Mike, Molly, Maddie, Noah & Ethan
"As a lifelong summer resident of Lake of the Woods ( I first came as a baby in 1933) I have experienced the joys of being at the lake and raising children and grandchildren there who have also come to appreciate its natural beauty and the appeal of its wilderness areas.
While it is right and important for others to have these experiences, not everyone can afford to buy or rent cottages at the lake. Therefore I believe it is extremely important to preserve wilderness areas such as Town Island where people can hike, picnic, swim or just appreciate nature.
I am very upset to learn that the City of Kenora is proposing to offer a large part of Town Island for development. Not only would this make it impossible for casual visitors to enjoy this beautiful island which is close enough to Kenora for easy access, but it would deprive campers such as those from Camp Stephens and B’nai Brith from using wilderness areas there to introduce young people to the joys of nature.
I hope you will reconsider your plans and investigate further the possibilities of putting the Island into a conservation or nature trust as was originally intended."
"I write to support Camp B’nai Brith in its efforts to preserve Town Island as a place of natural beauty. JCamp 180 is a North American foundation that provides grants and consulting to strengthen Jewish summer camps. We value camping as an exceptional experience to growing the skills, independence and confidence of children and young adults through their time in the outdoors. We are funders and long-time supporters of Camp B’nai Brith, and we know that its 60 years of renowned outdoors and tripping programs greatly benefit from camper and staff ability to enjoy the beautiful, nature setting of Town Island and Lake of the Woods. We hope that Town Island will be preserved for the benefits of its public and historic users for many generations to come. We add our name to those supporting these efforts to preserve the Island."
Sarah Eisinger, Director, JCamp 180, Harold Grinspoon Foundation
"I know that the people of Kenora and Lake of the Woods have a deep love for wilderness and wildlife. That wilderness has helped to shape their culture, economy, lifestyle and identity. I learned that first hand through my experiences at Camp Stephens in the 1980's and 1990's and I continue that connection by returning to the area every summer to enjoy one of the last true wilderness experiences in the area. However, the wilderness that we are so closely tied to is in grave peril. The benefits of wilderness are numerous. Wilderness provides so much more than a place to camp, hike or fish.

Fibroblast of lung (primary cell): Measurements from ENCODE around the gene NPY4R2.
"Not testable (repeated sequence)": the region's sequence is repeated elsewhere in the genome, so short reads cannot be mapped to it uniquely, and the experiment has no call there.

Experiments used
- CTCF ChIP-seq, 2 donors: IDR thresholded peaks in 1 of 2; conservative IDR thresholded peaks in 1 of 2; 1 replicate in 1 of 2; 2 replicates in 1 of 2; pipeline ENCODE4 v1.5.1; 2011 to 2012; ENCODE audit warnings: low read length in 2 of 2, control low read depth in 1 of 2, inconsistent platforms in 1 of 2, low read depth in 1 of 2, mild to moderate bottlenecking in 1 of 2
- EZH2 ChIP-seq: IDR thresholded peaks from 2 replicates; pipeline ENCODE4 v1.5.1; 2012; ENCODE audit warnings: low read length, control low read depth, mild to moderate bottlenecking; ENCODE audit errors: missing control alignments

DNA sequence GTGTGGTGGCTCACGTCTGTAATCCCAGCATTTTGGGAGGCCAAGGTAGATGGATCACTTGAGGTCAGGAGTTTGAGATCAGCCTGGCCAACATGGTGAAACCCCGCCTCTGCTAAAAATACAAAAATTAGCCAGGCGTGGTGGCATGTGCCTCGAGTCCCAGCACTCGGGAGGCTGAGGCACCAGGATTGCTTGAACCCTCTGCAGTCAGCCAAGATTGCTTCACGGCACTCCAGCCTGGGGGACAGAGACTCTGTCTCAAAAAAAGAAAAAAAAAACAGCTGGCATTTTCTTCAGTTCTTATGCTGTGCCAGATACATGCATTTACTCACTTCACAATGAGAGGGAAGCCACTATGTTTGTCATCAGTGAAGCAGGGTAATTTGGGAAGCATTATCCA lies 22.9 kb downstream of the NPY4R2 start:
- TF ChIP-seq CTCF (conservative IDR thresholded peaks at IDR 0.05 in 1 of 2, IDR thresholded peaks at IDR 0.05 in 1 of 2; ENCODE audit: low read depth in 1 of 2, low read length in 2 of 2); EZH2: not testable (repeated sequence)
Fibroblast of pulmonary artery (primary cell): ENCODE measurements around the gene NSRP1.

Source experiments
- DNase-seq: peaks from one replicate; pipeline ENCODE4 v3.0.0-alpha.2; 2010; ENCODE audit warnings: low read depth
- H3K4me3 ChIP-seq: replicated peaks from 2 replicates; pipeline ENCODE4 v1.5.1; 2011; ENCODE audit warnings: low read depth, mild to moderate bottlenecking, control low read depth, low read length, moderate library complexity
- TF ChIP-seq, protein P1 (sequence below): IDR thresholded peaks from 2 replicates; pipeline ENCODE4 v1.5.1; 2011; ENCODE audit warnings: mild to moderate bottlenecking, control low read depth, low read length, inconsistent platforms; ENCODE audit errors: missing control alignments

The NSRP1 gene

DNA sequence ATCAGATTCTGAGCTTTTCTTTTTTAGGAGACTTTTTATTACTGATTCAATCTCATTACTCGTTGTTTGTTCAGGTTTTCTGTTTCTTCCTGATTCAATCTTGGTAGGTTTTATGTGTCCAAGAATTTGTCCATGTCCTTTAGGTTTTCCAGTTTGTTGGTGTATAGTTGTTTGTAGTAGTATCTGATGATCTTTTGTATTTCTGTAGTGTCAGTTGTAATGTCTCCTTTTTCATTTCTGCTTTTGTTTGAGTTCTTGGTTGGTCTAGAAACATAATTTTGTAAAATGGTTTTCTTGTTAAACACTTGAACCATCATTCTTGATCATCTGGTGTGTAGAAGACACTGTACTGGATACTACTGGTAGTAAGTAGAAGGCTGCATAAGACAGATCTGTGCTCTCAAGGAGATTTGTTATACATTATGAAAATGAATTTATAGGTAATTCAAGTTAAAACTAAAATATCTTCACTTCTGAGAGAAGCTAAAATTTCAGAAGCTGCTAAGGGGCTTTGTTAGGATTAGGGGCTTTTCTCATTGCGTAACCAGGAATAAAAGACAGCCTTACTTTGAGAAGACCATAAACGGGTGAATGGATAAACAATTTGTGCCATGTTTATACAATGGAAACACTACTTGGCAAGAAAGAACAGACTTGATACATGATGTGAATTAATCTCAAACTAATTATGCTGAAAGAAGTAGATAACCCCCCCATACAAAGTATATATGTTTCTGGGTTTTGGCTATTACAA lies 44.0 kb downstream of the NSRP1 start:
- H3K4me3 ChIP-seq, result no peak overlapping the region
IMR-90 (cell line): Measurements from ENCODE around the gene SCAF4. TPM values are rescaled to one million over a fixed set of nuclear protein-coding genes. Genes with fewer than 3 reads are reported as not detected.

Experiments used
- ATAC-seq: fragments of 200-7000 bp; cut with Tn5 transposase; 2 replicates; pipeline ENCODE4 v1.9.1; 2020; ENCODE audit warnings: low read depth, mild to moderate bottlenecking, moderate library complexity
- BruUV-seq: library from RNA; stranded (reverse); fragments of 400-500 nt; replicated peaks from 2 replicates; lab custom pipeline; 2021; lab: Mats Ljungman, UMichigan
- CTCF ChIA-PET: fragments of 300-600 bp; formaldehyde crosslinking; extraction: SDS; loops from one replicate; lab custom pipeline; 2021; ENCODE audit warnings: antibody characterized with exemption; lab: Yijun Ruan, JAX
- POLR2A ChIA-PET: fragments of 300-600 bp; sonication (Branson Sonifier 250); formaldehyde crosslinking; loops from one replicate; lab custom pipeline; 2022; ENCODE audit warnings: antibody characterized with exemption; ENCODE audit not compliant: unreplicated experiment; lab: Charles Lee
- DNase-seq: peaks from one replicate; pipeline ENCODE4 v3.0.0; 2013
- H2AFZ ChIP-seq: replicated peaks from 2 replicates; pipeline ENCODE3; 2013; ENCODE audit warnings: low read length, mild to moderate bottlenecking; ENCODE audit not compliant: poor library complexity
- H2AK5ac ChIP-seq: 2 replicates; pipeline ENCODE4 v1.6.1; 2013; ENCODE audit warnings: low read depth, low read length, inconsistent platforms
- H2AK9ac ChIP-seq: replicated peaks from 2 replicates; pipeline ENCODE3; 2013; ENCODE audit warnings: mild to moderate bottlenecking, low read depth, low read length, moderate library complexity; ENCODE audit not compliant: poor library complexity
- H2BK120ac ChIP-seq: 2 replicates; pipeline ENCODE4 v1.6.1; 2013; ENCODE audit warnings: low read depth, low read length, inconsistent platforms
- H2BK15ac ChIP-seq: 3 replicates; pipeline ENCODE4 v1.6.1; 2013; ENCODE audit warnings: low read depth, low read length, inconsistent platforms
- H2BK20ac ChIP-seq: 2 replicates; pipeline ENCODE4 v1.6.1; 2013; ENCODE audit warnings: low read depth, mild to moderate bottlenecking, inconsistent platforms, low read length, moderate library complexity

Why is it so imperative that we act now to protect wilderness areas?
The preservation of wilderness is essential to the preservation of biodiversity, a goal shared by Canada and most of the other countries in the world.
Wilderness areas help to maintain essential life and health benefits such as good air and clean water. They also moderate the effects of pollution.
Our recreation, spiritual renewal, and mental and physical health are all inextricably linked to nature.
I would encourage local decision makers to look past the immediate benefits of the sale of Town Island and consider the long term impact of not only Town Island, but the entire Lake of the Woods area."
"I am very disappointed to hear about the proposed sale of Town Island. As a former camper and counselor at Camp Stephens I have fond memories of my time spent at the campsites on Town Island. For many campers, a trip to the campsites on town island is their first big canoeing adventure, an experience that has brought much excitement to countless kids. Maintaining wild places for the next generation is more important than ever.
Thank you for the work that you are doing in trying to stop the development of this important island for many generations of kids."
"I was dismayed to hear Town Island is back in the City’s hands and that they will again try subdividing it. It is precious and should be left available for the recreational use of the citizens of Kenora, the camps and the kids. The land swap with the province was a brilliant solution. The island has served the public for more than a hundred years. I have said before and will say again that the island is priceless as is. Let’s find a way to keep it that way."